The American story. That’s why The Henry Ford complex in Dearborn was created more than 83 years ago: to preserve it here in southeast Michigan – and to teach it to future generations. Today, it’s still bringing history to life, right in metro Detroit.
From vintage neon marquees, presidential limos and furniture to a 50-ton 1930s steam engine at the Henry Ford Museum to the veritable “80-acre time machine” that is Greenfield Village, there’s tons to explore here. And, as you’d expect from its title, that includes cars, cars, cars!
Auto mogul Mr. Ford himself – and inventor pal Thomas Edison – indeed established the site back 1929. Their goal? “To inspire young people and prepare them for the real world,” explains modern-day chief marketing officer Carol Kendra.
The Henry Ford
In fact, the spot was originally created as a school. Now, this National Historic Landmark upholds those roots with some 26 million artifacts ripe for exploration – between Henry Ford Museum and Greenfield Village.
Henry Ford Museum
At the museum, you’ll find a multitude of memorabilia documenting the innovations, individuals and ideas that helped shape our nation. Like the chair Abraham Lincoln was shot in. And the bus Rosa Parks sat on when she stood for civil rights. Or a reproduction of The Wright Brothers’ first flyer.
The permanent exhibits here are eye-popping displays worth a visit. Driving America is a big bear-hug for car culture, featuring a exhaustive collection of historically important vehicles. And groundbreaking With Liberty and Justice for All shows how generations past fought inequality.
“There is a profound impact on a child’s learning when parents share history in ways that are real and relevant,” Kendra says. To that end, you’ll also find a variety of events and activities here geared at families. That includes monthly “Macy’s 2nd Mondays” events, which run 10 a.m.-noon and feature kids’ activities (included with admission).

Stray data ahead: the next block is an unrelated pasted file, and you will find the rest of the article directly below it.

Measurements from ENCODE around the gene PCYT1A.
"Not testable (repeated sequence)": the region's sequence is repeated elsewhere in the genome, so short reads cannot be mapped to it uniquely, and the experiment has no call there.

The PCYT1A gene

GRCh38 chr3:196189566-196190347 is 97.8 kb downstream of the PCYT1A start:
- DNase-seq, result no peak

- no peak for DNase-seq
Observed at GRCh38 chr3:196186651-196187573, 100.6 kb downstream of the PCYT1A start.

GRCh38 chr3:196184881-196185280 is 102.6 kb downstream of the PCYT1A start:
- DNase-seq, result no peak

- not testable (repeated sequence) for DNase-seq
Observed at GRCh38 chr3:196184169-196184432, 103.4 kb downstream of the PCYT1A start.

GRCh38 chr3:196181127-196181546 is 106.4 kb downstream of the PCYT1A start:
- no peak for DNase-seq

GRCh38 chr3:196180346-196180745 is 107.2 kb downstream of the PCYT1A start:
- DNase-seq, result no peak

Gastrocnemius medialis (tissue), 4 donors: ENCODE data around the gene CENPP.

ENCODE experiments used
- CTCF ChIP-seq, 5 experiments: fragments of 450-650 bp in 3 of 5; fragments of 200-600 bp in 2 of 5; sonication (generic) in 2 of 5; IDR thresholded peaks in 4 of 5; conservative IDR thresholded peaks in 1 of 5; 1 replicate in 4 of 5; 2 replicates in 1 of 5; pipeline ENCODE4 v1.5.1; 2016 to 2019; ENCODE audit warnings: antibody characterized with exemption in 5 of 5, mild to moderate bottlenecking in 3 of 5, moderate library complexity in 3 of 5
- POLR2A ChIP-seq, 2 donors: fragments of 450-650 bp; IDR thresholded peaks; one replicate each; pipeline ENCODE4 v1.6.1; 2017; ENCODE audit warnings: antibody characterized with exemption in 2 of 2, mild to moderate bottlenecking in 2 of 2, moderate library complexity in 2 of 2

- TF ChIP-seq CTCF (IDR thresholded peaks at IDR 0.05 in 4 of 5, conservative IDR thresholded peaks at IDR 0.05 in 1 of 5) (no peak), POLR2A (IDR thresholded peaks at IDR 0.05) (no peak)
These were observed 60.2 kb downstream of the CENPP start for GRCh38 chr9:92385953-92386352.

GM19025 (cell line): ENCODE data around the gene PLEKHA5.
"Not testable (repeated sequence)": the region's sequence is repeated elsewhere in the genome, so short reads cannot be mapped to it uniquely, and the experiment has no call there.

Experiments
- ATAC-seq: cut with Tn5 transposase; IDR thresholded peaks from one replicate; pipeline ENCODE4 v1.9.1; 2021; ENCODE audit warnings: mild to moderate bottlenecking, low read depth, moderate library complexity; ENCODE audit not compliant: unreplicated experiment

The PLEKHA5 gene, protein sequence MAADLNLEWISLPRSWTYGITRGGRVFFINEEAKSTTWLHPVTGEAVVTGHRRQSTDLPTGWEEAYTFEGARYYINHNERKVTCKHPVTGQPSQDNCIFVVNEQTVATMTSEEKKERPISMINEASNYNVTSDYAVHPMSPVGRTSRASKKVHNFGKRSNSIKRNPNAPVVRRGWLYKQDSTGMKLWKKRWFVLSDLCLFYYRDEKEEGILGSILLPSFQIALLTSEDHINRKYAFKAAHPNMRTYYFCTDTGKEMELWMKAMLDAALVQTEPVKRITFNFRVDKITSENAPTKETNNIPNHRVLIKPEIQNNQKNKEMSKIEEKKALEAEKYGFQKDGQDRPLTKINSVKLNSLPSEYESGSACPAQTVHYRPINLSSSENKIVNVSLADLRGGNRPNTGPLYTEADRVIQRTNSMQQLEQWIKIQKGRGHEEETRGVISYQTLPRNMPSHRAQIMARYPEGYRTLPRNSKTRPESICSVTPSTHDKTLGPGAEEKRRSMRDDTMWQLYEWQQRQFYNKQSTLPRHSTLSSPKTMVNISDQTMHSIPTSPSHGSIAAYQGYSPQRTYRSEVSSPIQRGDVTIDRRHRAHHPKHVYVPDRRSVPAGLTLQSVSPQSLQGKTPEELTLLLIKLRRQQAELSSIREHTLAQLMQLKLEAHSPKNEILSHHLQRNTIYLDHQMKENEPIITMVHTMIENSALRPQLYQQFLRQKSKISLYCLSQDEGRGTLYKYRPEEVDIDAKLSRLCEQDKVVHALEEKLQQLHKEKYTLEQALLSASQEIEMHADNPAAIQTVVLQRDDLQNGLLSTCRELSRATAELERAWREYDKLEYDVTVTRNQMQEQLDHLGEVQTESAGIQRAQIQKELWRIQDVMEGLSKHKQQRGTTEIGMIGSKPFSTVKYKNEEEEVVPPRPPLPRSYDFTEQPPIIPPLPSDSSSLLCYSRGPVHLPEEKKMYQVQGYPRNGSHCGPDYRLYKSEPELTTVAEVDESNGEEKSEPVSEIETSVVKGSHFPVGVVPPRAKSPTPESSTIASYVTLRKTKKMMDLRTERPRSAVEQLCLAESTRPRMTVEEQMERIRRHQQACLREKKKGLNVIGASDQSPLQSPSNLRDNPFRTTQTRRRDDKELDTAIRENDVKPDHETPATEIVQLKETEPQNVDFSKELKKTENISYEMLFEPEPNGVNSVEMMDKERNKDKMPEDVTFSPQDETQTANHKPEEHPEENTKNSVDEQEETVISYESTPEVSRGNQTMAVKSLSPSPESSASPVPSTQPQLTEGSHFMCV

Watch for a variety of traveling exhibits, too, which have ranged from the Titanic and World’s Fairs to LEGOs. Be sure to grab a bite at the Winermobile Cafe, too – complete with the zany mobile, right on site.
Outdoors, find loads more to explore in the spring months – mid-April through early November – in and around the 83 historic buildings at the village, right next-door.
Scope out Edison’s contributions at his “idea factory,” or witness some old-school trades at Liberty Craftworks, from glass making to weaving, pottery and tin working. Farm traditions come to life here, too.
The village is also renowned for its annual festivals and events. Kick off the season with Day out With Thomas, the iconic kids’ train, who usually rolls in around late April/early May. Come summer, catch historic “base ball” games, the Motor Muster auto blowout in June and a fantastic, orchestral Salute to America Independence Day to-do.
More to explore
Ford’s vision has grown in other ways, too. It leaps off the screen at the IMAX theater, playing regular shows at the museum. And it hums at the nearby Ford Rouge Factory in Detroit, which lets families tour the legendary plant that’s still producing F-150 trucks (tours depart from The Henry Ford).
All told, these attractions lure some 1.5 million visits a year. And, whatever the program, they’re designed to engage kids in lessons “that are more than just words,” Kendra says.
“From creating meaningful family memories,” Kendra says, “to personally inspired moments,” visit The Henry Ford to discover the past – and get a peek into the future.